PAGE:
How Emerson, Lake and Palmer Turned a Kooky Concept Into ‘Tarkus’
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It may seem tough to believe now, but back in 1971, Emerson, Lake & Palmer were forced by their label to temporarily shelve their prog-rock adaptation of Mussorgsky’s legendary classical composition Pictures at an Exhibition in favor of Tarkus because the latter — whose first side was a 20-minute suite about a mutant armadillo — was deemed more commercial. It’s one of those phenomena that can only be explained by the handy umbrella phrase, “It was the ‘70s.”
That said, Tarkus is one of the strongest LPs in ELP’s discography, which makes it one of the finest prog albums ever. The band was just beginning to grow to its full artistic height, and they hadn’t yet gotten so sick of each other’s ideas that each member required an album side all to himself (as would happen on 1977’s Works Volume 1).
Not that it was all fraternal bliss in the ELP camp: The differences in Keith Emerson and Greg Lake’s musical orientations were already beginning to manifest themselves. Throughout ELP’s career, it was the push-and-pull between Lake’s folk-influenced balladry and Emerson’s classical-minded complexity that helped make the group something special. It was also a perennial source of vexation among band members.
Though Lake eventually came around to Tarkus’ title suite, hailing it as an example of Emerson’s genius, he was a hard sell on the seven-part composition at first. The balance of classical and rock was always a tricky negotiation within the band, and Lake viewed the piece as venturing too far into the classical camp for his liking. It’s tough to say whether this was a strictly aesthetic preference, a commercial concern or a more pragmatic issue of instrumental facility for Lake, who lacked Emerson’s classical training.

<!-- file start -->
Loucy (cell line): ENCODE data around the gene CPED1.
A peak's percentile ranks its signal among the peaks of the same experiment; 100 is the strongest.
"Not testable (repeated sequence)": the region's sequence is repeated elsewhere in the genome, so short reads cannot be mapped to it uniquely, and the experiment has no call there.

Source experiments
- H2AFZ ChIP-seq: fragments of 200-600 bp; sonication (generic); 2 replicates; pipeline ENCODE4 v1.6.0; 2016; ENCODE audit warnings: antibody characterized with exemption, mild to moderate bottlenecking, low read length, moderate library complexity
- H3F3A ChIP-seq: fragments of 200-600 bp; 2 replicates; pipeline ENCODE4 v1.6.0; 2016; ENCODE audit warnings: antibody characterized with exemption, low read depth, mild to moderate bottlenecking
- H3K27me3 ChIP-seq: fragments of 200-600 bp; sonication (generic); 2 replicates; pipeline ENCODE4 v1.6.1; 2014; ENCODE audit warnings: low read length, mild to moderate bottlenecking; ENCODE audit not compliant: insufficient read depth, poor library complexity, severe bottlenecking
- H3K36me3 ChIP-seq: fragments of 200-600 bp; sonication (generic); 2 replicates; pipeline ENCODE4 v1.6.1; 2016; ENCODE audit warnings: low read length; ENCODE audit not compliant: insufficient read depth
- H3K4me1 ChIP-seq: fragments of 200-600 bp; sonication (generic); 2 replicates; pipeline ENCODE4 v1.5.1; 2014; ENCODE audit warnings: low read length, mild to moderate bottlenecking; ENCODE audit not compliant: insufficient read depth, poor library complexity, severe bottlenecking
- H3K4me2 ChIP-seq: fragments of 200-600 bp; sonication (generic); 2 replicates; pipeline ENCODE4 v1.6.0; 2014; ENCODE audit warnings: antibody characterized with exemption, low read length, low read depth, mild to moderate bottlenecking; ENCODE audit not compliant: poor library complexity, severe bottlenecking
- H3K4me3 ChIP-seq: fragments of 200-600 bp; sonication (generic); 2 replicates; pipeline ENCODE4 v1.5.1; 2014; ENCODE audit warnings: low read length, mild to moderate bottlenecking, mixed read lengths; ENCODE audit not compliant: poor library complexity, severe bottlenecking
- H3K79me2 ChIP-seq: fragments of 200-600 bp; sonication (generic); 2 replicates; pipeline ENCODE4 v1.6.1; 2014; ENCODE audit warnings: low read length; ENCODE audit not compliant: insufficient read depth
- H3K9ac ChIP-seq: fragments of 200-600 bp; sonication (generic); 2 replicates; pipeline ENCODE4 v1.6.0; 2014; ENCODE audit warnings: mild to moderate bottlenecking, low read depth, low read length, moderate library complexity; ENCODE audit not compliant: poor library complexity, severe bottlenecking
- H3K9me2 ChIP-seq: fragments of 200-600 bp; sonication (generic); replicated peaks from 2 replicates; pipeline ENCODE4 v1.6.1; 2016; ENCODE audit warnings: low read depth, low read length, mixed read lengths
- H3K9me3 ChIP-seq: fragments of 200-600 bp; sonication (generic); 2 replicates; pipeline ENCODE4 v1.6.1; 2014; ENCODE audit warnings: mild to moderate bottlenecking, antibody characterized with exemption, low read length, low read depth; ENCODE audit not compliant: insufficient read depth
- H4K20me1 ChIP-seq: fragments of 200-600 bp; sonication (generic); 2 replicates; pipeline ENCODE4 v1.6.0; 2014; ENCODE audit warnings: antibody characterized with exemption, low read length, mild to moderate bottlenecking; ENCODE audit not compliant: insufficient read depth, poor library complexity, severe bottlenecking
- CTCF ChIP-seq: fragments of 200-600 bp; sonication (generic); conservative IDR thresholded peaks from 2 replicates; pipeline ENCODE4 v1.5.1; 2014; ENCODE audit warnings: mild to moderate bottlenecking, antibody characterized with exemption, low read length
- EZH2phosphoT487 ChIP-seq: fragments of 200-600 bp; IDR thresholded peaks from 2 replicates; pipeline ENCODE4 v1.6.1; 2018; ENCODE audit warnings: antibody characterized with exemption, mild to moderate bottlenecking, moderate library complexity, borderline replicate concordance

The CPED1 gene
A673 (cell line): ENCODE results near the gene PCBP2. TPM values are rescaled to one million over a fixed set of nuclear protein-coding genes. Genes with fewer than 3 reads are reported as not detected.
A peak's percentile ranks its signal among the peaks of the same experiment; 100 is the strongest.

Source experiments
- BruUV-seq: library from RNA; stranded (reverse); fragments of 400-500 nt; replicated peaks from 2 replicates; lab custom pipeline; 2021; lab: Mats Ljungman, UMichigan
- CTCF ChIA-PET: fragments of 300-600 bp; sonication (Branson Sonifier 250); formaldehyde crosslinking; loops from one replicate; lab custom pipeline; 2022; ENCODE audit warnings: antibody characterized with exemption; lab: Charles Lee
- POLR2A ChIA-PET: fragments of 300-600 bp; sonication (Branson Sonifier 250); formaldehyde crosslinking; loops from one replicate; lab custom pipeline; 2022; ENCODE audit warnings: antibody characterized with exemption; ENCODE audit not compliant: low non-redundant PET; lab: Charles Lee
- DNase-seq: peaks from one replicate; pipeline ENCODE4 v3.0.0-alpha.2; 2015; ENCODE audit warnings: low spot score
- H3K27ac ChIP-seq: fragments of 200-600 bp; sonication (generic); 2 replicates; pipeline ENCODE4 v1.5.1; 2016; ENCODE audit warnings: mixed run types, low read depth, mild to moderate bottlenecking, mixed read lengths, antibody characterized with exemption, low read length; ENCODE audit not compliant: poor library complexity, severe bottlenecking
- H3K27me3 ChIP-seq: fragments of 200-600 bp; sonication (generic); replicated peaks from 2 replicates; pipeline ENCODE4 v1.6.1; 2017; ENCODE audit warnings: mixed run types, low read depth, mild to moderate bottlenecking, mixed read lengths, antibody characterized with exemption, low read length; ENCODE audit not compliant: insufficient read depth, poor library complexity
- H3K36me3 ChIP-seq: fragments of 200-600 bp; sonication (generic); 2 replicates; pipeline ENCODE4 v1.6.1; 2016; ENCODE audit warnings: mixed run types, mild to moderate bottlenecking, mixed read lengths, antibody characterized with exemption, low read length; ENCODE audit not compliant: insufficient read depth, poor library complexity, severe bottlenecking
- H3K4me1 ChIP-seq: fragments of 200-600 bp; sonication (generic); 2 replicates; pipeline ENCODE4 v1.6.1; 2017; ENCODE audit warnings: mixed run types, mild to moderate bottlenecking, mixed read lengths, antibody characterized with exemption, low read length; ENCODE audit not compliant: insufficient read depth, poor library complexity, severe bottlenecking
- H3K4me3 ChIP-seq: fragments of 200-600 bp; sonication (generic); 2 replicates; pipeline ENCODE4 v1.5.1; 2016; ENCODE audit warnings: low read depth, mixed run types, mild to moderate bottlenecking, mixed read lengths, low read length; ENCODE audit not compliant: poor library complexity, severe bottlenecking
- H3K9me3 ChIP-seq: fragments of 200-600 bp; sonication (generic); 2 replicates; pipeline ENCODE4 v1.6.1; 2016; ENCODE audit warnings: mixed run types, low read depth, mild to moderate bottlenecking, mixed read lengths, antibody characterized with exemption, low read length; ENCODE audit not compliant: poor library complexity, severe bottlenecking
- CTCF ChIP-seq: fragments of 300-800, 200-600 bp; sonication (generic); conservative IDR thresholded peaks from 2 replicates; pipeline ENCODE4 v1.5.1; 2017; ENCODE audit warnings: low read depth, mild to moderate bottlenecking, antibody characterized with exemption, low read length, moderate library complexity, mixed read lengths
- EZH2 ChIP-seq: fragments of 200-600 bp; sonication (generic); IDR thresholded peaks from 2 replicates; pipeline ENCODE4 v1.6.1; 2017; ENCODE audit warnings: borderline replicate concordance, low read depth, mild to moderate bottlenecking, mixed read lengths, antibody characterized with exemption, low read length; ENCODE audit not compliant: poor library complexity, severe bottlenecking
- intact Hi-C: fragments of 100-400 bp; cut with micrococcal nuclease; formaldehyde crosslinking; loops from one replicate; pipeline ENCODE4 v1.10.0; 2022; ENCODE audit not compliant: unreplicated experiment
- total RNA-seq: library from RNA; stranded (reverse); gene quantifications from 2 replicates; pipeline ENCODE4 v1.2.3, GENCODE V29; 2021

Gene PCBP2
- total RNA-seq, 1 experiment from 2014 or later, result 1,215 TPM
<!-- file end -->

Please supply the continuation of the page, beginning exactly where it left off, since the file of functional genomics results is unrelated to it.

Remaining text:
But Emerson — every bit as much of an alpha male as his bandmate — pushed his idea through, and Lake finally got around to penning some extremely effective lyrics for the piece. But like many conceptual prog works, it’s pretty tough to connect the meaning of the lyrics in relation to any overarching theme, but that doesn’t lessen the song’s impact.
If anything, it might even be better this way. After all, from what we’re able to glean of Emerson’s thematic intentions — including William Neal’s artwork on the inside of the gatefold sleeve and the titles of the individual movements — the story is a strange one. It seems to go something like this: A volcano gives birth to Tarkus, a sort of cyborg armadillo with tank treads and turrets on its underside. Tarkus meets a combination pterodactyl/warplane, fights it and defeats it, and then encounters what looks a bit like a reverse Tarkus with artillery in the front and a tail in the back, and leaves it destroyed. Finally, it encounters the Manticore (lion’s body, scorpion’s tale, humanoid face). There’s a Mexican standoff, and after a moment of consideration, Tarkus flees down river.
The screwy saga, when told this way, is a real eye-roller for sure. But when combined with Lake’s sonorous baritone, Emerson’s wide array of organ and synth licks and Carl Palmer’s Energizer Bunny drumming, “Tarkus” becomes one of prog’s greatest epics. But there’s another half to ELP’s second album, and in contrast to the first part, a couple of tracks display more looseness and humor than the group’s detractors ever imagined the trio possessed. And both of them revolve around a barely-in-tune honky-tonk piano.
“Jeremy Bender” is a tale of America’s Old West that, according to Emerson, began as an attempt to find out what country pianist Floyd Cramer would sound like playing Stephen Foster’s “Oh! Susanna.” “Are You Ready, Eddie?” was a balls-out Little Richard-style rocker based around a catchphrase the band developed while working with the album’s engineer, Eddie Offord.
On the more intense end of the spectrum, “The Only Way” is a hymn-like piece played on a real-deal church pipe organ. But Lake seemingly couldn’t resist penning a lyric that’s pretty much an ode to atheism, replete with Holocaust references that Emerson admits being taken aback by at the time.
Still, when they weren’t at odds, the band could turn out cuts as trenchant as the hard-riffing “A Time and a Place,” influenced by Emerson’s love of Led Zeppelin (and his friendship with Jimmy Page), and the Dave Brubeck-meets-the-apocalypse prog boogie woogie of “Bitches Crystal.” Look at this way: If they could take an epic about an artillery-laden armadillo and make it into one of prog’s most beloved pieces, it’s possible to believe ELP could accomplish just about anything. That’s certainly the way it must have seemed back in the time of Tarkus anyway.
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